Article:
San Francisco devotes new resources to Vision Zero goals
- After a week that saw two deaths and multiple pedestrian and driver injuries, San Francisco Mayor London Breed announced new measures to speed up traffic safety projects under the city’s Vision Zero program.
- Under Breed’s direction, the San Francisco Police Department (SFPD) will increase enforcement of behaviors likely to result in an accident: speeding, violating a pedestrian right-of-way, running red lights, running stop signs, and failing to yield while turning. Breed has ordered a “focus-on-the-five” goal that would increase the overall number of citations and see at least 50% of them go to those five violations.
- Additionally, Breed is asking the San Francisco Municipal Transportation Agency (SFMTA) to execute near-term safety enhancements, including new safety posts, temporary sidewalk extensions and painting. She also directed the San Francisco Public Utilities Commission to direct staff resources to the city’s Vision Zero Task Force.
The city's Vision Zero program, which aims to eliminate traffic deaths by 2024, has brought deaths below the city's average of 30 per year since 2016. But a cluster of accidents over the past week prompted Breed to take new action and recommit resources to traffic safety. Much of the work from SFMTA will focus on infrastructure, speeding up installation of painted buffers and other safety measures, which the city has worked on after other fatal accidents.
Calling the current pace of safety improvements "unacceptable," Breed said in a statement she would "refuse to allow red tape and bureaucracy to stop us from taking immediate, common-sense steps to improve safety while we undergo long-term improvements."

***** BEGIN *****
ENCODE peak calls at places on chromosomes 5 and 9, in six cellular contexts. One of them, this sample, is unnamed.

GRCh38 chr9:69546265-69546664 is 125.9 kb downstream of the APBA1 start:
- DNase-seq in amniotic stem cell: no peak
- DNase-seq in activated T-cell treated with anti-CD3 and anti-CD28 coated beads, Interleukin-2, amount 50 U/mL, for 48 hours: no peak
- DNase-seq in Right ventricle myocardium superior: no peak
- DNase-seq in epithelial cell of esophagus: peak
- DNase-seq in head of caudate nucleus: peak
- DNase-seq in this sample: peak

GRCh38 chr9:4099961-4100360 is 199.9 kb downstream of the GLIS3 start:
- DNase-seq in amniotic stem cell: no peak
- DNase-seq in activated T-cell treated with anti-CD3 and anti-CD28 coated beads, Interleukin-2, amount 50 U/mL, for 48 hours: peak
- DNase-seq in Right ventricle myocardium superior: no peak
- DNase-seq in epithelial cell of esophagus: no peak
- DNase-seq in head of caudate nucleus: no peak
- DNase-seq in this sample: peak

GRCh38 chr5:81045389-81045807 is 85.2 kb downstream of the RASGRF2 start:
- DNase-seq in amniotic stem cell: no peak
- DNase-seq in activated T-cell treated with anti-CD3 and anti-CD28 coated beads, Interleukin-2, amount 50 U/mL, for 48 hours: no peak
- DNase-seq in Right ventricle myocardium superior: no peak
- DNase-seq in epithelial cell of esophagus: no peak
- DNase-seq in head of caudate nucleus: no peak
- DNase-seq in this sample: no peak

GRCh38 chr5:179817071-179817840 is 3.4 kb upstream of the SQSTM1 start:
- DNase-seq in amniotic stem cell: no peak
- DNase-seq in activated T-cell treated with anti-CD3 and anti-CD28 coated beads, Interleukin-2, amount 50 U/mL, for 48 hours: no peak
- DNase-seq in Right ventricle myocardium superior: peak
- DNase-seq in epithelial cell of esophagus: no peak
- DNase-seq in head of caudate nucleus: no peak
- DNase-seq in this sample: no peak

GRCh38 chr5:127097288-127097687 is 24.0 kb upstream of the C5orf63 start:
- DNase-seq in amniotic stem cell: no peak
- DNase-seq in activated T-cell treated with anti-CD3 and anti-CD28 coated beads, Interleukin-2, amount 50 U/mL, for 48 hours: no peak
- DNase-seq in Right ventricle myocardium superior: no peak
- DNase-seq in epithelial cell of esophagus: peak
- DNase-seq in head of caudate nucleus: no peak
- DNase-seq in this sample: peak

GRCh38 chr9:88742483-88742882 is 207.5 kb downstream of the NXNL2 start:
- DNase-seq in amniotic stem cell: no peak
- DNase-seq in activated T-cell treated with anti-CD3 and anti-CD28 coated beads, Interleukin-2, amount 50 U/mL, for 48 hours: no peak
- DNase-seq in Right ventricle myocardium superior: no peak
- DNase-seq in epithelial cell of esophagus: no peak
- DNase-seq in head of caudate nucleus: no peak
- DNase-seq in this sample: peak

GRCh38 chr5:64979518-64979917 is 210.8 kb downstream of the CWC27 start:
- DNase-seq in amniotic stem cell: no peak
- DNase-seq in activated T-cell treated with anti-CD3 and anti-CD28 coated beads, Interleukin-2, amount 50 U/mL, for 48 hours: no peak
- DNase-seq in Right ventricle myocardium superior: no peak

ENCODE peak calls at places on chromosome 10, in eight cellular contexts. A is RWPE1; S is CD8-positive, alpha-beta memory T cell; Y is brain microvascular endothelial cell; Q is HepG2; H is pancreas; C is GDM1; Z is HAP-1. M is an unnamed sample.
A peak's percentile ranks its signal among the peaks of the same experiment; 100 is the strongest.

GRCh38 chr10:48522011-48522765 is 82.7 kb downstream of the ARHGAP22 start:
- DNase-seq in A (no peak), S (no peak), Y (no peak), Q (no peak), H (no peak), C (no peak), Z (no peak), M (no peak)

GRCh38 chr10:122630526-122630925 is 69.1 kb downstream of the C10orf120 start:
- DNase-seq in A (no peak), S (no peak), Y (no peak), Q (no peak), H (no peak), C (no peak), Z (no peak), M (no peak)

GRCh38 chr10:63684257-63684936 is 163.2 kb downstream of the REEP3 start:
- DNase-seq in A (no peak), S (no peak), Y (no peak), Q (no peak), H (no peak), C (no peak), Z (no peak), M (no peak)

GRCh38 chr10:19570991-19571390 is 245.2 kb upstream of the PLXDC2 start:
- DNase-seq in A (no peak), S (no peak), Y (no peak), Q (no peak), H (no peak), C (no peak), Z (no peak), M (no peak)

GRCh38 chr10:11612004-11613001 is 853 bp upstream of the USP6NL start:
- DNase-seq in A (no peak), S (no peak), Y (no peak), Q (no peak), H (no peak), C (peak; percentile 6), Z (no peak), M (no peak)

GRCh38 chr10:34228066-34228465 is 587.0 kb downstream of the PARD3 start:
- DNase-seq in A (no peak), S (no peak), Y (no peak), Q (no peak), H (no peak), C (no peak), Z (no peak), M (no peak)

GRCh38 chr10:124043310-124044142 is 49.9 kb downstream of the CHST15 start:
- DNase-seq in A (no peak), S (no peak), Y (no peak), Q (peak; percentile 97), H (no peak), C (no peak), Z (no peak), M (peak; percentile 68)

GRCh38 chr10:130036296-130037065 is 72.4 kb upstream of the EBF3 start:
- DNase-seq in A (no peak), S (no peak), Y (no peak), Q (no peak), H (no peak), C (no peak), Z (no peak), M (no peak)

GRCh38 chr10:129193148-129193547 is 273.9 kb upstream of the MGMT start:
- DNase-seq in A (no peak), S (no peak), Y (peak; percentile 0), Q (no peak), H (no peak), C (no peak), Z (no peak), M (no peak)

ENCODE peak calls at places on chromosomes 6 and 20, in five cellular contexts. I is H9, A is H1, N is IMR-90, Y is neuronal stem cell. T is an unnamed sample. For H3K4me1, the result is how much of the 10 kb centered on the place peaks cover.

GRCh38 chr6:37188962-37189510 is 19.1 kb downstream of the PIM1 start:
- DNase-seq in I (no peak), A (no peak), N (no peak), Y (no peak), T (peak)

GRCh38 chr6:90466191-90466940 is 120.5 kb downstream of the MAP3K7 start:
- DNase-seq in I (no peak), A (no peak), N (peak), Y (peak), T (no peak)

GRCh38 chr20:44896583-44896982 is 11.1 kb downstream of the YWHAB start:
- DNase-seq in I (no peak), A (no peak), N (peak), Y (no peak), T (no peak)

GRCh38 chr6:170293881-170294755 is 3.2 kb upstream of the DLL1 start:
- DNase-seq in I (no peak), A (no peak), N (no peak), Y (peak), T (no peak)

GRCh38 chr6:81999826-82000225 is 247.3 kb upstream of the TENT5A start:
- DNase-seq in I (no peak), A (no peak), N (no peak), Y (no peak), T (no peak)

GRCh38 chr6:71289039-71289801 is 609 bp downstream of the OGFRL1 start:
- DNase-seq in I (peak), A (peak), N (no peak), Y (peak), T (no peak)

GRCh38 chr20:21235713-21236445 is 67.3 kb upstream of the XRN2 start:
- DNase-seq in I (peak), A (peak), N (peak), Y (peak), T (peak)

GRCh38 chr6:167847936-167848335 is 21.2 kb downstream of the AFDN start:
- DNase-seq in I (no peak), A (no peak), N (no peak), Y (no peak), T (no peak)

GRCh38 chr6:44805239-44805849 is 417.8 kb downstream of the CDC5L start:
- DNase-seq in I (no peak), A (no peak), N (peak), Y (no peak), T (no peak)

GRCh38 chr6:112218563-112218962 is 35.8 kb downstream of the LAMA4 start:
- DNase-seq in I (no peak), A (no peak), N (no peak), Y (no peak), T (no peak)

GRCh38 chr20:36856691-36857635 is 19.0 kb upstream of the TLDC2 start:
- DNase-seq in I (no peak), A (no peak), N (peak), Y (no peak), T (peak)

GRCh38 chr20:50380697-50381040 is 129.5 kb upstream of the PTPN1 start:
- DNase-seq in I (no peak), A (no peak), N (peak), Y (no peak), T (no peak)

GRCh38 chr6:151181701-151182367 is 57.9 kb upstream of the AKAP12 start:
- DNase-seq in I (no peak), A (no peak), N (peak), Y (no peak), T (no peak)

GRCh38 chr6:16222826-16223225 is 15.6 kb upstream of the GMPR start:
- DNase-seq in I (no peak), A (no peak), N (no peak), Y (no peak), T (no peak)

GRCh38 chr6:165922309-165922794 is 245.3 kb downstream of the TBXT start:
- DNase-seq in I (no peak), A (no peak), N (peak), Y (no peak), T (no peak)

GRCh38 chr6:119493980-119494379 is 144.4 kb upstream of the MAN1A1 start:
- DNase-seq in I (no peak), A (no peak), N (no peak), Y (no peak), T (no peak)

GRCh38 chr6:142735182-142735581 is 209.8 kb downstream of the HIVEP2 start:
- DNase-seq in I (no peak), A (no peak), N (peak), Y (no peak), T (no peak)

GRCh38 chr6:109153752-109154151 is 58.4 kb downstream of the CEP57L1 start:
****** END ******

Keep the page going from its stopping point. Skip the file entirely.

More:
Increased police enforcement of traffic violations follows the city's years-long "focus on the five" commitment, which has proven controversial even among police officials. In a 2015 interview with Streetsblog, traffic commander Ann Mannix said she "cannot, by law, make [officers] go out and issue a citation," and the San Francisco Examiner reported that even under the crackdown, police were issuing fewer citations.
Cities across the country have been upping their Vision Zero commitments. Los Angeles and Portland, OR lowered speed limits in some areas, while Boston has looked at traffic calming measures and ways to reduce transportation inequality. New York City has credited increased enforcement and redesigned streets for its five-year reduction in traffic deaths.
Still, nationally pedestrian deaths continue to climb. According to a report from the Governors Highway Safety Association (GHSA), there were 6,227 pedestrian deaths in 2018, a 4% increase from the previous year.
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